On 21 February 2018, the registered manager sent us an action plan outlining the actions they had taken, and planned to take, to improve the areas of concern we identified. On the basis of this, we carried out a focused inspection on 17 April 2018. This inspection was only focused on the areas of concern reported in the warning notices and requirement notices.

Services we do not rate

We regulate independent ambulance services but we do not currently have a legal duty to rate them. We highlight good practice and issues that service providers need to improve and take regulatory action as necessary.

We found the following areas of good practice:

  • Staff who required safeguarding training at level two for adults and children had or were due to attend courses provided by the local county council.
  • Processes to identify and demonstrate the service was assessing the risk of infection, taking action to prevent, detect and control the spread of infections had been implemented.
  • The maintenance and use of equipment kept patients safe. All equipment was up to date with their servicing and maintenance.
  • A new comprehensive risk assessment document had been developed for people who were going to use the planned transport service. Risk management plans would then be developed to make sure their needs could be met during the journey (no planned patient transport had been undertaken since our last inspection).
  • A new recruitment and selection policy had been introduced to make sure new staff were suitable for their role.
  • Arrangements for reviewing and investigating incidents when things went wrong had been implemented.
  • Structures, processes and systems of accountability to support the delivery of the strategy, good quality care and sustainable services had been developed.

However, we also found the following issues that the service provider needs to improve:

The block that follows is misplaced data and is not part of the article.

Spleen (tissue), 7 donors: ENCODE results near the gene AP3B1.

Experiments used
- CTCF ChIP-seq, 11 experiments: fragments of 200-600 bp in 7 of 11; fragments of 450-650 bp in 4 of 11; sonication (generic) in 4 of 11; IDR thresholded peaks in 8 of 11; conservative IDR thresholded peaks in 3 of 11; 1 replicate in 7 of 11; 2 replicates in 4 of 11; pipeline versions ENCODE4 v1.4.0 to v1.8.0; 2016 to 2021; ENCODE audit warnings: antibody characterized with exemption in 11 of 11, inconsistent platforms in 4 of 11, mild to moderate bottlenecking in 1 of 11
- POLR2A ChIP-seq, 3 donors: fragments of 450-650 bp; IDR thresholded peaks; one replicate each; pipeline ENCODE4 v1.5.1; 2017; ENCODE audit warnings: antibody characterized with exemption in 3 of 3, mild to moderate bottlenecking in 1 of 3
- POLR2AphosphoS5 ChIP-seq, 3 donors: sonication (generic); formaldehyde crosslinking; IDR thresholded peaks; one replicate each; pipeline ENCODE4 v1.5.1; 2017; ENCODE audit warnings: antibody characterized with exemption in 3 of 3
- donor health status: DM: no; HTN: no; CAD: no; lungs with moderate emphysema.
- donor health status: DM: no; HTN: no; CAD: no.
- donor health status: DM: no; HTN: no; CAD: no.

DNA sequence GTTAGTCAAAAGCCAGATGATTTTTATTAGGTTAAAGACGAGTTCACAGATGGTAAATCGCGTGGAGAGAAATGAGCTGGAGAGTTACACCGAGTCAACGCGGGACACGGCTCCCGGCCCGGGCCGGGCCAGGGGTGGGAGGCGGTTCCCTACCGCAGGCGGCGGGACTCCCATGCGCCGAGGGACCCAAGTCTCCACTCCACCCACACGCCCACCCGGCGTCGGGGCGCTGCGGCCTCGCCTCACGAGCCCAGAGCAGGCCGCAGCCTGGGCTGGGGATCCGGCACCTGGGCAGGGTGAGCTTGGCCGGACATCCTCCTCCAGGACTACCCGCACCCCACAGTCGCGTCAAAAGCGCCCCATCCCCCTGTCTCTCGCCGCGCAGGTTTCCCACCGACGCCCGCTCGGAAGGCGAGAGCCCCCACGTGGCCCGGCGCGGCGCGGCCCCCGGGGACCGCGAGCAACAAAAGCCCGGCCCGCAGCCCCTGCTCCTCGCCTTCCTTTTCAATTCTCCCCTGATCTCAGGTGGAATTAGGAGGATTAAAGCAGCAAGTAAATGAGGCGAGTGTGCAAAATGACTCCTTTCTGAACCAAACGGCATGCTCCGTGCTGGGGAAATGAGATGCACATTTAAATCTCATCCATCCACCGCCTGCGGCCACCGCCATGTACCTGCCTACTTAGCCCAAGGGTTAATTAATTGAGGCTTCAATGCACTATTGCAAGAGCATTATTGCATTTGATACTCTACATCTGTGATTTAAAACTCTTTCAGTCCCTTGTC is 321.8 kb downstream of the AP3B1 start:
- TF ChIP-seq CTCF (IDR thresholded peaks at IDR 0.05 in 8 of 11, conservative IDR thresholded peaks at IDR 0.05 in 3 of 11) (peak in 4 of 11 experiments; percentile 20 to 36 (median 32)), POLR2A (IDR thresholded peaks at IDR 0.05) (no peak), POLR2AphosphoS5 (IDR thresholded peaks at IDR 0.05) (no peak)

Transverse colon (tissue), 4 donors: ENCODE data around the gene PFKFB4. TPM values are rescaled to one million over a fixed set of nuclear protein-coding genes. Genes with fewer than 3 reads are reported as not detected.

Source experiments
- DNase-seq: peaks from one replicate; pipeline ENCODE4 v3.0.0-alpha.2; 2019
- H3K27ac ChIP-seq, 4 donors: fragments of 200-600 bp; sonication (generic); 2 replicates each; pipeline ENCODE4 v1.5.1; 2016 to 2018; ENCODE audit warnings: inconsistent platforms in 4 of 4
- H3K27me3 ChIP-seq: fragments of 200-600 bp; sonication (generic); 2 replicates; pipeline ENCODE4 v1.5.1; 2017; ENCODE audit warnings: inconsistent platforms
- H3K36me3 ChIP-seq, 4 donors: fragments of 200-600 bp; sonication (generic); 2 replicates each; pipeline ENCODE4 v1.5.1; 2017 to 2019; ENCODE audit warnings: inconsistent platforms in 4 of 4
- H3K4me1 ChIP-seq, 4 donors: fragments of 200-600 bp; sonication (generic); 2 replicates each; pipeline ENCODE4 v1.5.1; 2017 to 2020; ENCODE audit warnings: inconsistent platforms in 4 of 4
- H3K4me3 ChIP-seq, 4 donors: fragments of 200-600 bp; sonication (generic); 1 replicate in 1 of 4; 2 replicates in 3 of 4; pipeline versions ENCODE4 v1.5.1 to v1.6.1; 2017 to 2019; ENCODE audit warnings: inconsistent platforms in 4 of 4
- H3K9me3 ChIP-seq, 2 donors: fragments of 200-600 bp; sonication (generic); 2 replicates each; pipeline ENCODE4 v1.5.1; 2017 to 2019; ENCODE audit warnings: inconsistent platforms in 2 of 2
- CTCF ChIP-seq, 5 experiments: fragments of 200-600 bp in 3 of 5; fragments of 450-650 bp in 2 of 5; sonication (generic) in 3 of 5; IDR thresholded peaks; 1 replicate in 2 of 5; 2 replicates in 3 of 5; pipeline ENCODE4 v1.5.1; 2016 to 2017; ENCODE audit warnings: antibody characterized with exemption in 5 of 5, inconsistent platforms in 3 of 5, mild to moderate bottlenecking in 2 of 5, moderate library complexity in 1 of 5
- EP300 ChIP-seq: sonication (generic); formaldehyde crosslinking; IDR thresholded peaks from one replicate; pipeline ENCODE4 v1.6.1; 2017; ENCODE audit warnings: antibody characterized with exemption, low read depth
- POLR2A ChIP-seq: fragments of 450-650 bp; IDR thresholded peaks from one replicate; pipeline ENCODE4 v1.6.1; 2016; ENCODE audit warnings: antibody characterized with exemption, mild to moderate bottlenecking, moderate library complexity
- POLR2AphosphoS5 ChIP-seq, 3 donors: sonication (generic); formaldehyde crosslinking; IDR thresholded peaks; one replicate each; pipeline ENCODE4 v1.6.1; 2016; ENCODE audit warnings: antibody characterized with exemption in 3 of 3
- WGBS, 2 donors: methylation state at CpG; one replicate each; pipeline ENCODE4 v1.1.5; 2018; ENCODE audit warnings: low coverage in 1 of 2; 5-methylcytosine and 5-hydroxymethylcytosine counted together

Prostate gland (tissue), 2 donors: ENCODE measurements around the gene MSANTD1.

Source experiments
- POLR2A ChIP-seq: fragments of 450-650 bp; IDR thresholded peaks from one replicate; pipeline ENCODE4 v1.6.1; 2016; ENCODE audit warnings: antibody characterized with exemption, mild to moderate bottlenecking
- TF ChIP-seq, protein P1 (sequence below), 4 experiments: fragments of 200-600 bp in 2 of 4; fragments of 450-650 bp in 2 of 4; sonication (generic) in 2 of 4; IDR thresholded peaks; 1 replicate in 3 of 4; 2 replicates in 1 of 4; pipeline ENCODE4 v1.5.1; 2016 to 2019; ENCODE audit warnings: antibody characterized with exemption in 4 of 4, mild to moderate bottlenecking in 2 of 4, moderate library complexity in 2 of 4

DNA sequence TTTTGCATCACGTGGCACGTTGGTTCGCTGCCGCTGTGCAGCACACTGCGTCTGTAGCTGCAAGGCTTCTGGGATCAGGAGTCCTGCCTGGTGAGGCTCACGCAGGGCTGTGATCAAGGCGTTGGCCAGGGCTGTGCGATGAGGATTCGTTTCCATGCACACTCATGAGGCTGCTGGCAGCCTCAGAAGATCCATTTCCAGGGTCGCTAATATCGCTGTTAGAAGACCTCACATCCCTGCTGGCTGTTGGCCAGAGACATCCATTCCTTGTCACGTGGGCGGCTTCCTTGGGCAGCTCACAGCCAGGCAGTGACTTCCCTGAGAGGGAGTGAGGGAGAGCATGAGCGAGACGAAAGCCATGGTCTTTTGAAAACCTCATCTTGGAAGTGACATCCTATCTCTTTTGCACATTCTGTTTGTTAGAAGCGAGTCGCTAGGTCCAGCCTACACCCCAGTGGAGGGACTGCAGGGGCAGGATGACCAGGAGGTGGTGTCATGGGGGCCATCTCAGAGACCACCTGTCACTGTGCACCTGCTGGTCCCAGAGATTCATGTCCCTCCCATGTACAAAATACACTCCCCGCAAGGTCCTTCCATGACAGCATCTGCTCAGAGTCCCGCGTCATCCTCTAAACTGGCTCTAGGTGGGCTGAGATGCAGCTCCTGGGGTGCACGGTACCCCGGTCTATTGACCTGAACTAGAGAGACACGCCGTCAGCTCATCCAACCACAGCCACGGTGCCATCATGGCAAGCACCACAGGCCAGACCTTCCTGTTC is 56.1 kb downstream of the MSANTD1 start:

• The new recruitment application form did not have enough room for proposed staff to fill in details about previous employment history.
  • The updated recruitment policy needed to be amended to make sure the references they obtained with information about new staff is kept.
  • Risks to the service provision were not documented and therefore could not be kept under review.

Following this inspection, we told the provider that it must take some actions to comply with the regulations and that it should make other improvements, even though a regulation had not been breached, to help the service improve. We also issued the provider with one requirement notice that affected patient transport. Details are at the end of the report.

Amanda Stanford

Deputy Chief Inspector of Hospitals (South), on behalf of the Chief Inspector of Hospitals

Patient transport services

Updated 8 June 2018

The main service provided by Devon Ambulance and First Aid Services CIC was patient transport. This included both planned and unplanned transport.

During the inspection, we saw a significant number of improvements which had been made in response to the breaches identified in the two warning notices and four requirement notices issued to the service. The registered manager demonstrated a lot of work had been undertaken to making sure the service was compliant against the Health and Social Care Act 2008 (Regulated Activities) 2014 and was providing a safe service to patients.

New systems and procedures had been introduced to ensure the safety of patients using the service and to enable the registered manager to monitor the safety, quality and performance.